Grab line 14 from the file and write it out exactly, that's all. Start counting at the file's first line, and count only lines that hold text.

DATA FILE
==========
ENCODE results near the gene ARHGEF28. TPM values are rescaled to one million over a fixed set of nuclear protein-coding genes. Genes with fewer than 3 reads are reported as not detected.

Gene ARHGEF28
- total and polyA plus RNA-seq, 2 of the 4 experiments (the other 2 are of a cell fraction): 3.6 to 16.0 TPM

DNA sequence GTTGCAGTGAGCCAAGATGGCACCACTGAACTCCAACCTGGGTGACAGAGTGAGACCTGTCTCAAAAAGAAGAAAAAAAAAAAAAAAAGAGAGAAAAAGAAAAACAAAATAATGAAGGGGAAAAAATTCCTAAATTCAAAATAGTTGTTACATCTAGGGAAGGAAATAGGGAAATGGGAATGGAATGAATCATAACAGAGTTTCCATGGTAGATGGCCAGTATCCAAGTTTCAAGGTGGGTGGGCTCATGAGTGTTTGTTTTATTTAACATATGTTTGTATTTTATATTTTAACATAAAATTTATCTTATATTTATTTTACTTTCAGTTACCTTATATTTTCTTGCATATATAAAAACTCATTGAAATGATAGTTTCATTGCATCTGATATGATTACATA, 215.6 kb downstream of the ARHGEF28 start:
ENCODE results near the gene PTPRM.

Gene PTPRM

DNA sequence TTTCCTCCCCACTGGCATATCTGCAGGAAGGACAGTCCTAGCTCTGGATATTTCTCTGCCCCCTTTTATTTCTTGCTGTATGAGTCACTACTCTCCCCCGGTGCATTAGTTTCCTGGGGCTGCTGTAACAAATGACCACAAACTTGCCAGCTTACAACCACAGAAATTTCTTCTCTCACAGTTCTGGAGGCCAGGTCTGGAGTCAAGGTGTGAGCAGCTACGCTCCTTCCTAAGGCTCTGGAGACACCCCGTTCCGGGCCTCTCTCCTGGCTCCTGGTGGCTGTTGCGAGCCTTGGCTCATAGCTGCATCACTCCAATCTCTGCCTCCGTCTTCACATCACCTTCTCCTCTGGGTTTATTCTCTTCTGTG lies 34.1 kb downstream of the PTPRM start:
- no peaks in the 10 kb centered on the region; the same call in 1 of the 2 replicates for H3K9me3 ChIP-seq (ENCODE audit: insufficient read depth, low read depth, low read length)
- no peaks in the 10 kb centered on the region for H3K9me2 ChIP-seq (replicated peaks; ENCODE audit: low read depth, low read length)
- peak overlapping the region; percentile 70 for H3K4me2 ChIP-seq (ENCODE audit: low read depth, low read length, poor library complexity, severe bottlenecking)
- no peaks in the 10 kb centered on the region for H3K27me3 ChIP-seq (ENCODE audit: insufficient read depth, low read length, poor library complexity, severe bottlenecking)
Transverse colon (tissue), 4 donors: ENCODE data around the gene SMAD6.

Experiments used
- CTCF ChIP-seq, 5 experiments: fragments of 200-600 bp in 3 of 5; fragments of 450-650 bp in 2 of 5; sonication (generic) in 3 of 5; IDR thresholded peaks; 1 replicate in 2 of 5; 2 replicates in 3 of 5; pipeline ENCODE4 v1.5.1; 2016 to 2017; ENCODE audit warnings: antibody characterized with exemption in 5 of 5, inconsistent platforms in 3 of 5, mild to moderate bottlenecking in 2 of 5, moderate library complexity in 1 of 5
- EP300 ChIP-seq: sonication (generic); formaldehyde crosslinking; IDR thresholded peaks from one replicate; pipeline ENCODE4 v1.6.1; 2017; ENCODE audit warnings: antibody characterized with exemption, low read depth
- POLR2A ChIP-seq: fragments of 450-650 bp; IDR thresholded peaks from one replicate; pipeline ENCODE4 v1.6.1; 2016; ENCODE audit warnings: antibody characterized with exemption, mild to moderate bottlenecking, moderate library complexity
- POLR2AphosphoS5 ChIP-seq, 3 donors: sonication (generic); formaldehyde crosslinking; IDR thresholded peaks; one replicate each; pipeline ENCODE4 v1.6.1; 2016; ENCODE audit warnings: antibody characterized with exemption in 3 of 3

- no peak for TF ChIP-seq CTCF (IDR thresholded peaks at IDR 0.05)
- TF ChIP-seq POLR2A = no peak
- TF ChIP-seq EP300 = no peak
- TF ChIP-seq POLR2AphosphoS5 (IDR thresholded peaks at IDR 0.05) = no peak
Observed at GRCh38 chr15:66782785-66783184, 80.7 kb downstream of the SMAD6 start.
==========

- CTCF ChIP-seq, 5 experiments: fragments of 200-600 bp in 3 of 5; fragments of 450-650 bp in 2 of 5; sonication (generic) in 3 of 5; IDR thresholded peaks; 1 replicate in 2 of 5; 2 replicates in 3 of 5; pipeline ENCODE4 v1.5.1; 2016 to 2017; ENCODE audit warnings: antibody characterized with exemption in 5 of 5, inconsistent platforms in 3 of 5, mild to moderate bottlenecking in 2 of 5, moderate library complexity in 1 of 5